Celebrating Governor Moore’s Historic Clemency Initiative

(Photo Credit: Essence Magazine https://www.essence.com/news/governor-wes-moore-pardons-thousands-of-marijuana-convictions/ 

On Monday, June 16th, Maryland Governor Wes Moore announced the largest single clemency initiative for people convicted of crimes related to marijuana. These convictions largely stemmed from America’s misguided, ineffective and incredibly costly war on drugs. As reported by the Washington Post, the initiative is expected to pardon approximately 175,000 individuals convicted of misdemeanor crimes related to marijuana possession, including some convictions related to possession of drug paraphernalia. Gov. Moore’s office believes these pardons will be granted to almost 100,000 Marylanders, and while demographic data on who is impacted isn’t yet available, most commentators are predicting these pardons will most likely remove convictions and collateral consequences for Black and Brown Marylanders. During the week of Juneteenth, a celebration of freedom from slavery for Black Americans in the south, Gov. Moore is addressing one of the legacies of slavery, Jim Crow, and racialized mass incarceration that haunt us to this day – the permanent underclass comprised of people with a criminal conviction, especially a drug conviction.  

Gov. Moore and others have noted that the pardons issued this week will not let anyone out of prison or jail (MD legalized marijuana possession by constitutional amendment in 2022) and will probably not get anyone off probation early either. But what it does do, is start to address the glaring racial disparities in our legal system and seek to mitigate the “permanent punishment” (to quote the End Permanent Punishment Initiative in IL) imposed on people with criminal convictions (even if they never served a day in jail).  

What Gov. Moore and his administration have done in pardoning 100,000 (likely predominantly Black) people who are not currently in prison, is to release from them a vestige of slavery where people with criminal convictions (especially drug convictions) are relegated to a second-class citizenship, for years or decades after they have served their sentence.  

There are an estimated 44,000 collateral consequences (or examples of permanent punishment) for people with a criminal conviction. These include legal barriers to (often  constitutionally protected) activities and rights such as, owning a firearm, voting, serving on a jury, accessing some affordable housing or welfare, But the bulk of the consequences of a criminal conviction relate to barriers to employment. For example, incarcerated people who fought forest fires for $5 a day while incarcerated, were almost all ineligible to join the fire service, and get paid a fair wage for their work, after their release from prison. These almost 30,000 barriers can be imposed by employers, licensing agencies, or other civil entities that can bar people from professions as diverse as lawyers and barbers.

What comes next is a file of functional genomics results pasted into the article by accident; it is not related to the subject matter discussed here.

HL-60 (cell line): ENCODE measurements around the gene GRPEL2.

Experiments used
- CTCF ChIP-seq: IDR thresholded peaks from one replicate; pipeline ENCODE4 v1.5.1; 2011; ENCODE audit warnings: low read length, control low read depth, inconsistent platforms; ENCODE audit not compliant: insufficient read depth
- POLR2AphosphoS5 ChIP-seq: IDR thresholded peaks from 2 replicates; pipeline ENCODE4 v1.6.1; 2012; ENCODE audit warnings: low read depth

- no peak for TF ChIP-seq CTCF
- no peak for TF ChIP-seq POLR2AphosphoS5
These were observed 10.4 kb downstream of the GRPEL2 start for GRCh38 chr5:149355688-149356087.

Many of these licensing restrictions rely on “good moral character” clauses, which do not specifically say that someone with a criminal conviction is automatically a person not of “good moral character” but in many cases, that’s the de-facto understanding. State Rep. Tarra Simmons had to sue the Washington state bar association to allow her to sit for the bar, after they rejected her for serving 30 months in prison for drug related felonies. Rep. Simmons was able to show the bar associations that her actions were taken under the crushing weight of an opioid addiction, desperate to avoid withdrawal, and not those of a bad person (which having had the opportunity to meet her through a previous job, I can confirm she’s a wonderful and warm individual).  

From a public health perspective, Gov. Moore’s actions make perfect sense, and while we don’t know how many people (if any) who he pardoned this week suffered from a substance use disorder; carcel consequences, lack of access to jobs, and housing insecurity are likely to cause people to use more drugs, not less. It’s also worth noting that many people use marijuana to treat physical and mental health conditions, from migraines to PTSD. All these conditions may be exacerbated by shutting people out of work, housing, education, and access to resources to rebuild their lives.  

The consensus from everyone in the scientific community, the public, and much of law enforcement, is that we cannot arrest our way out of the current drug crisis we’re experiencing. I contend that permanently punishing and locking people out of society for their past struggles with substance use is just as futile. Gov. Moore has made a huge step forward in addressing this and righting a historical and highly racialized wrong. Hopefully, other states follow his evidence-based lead.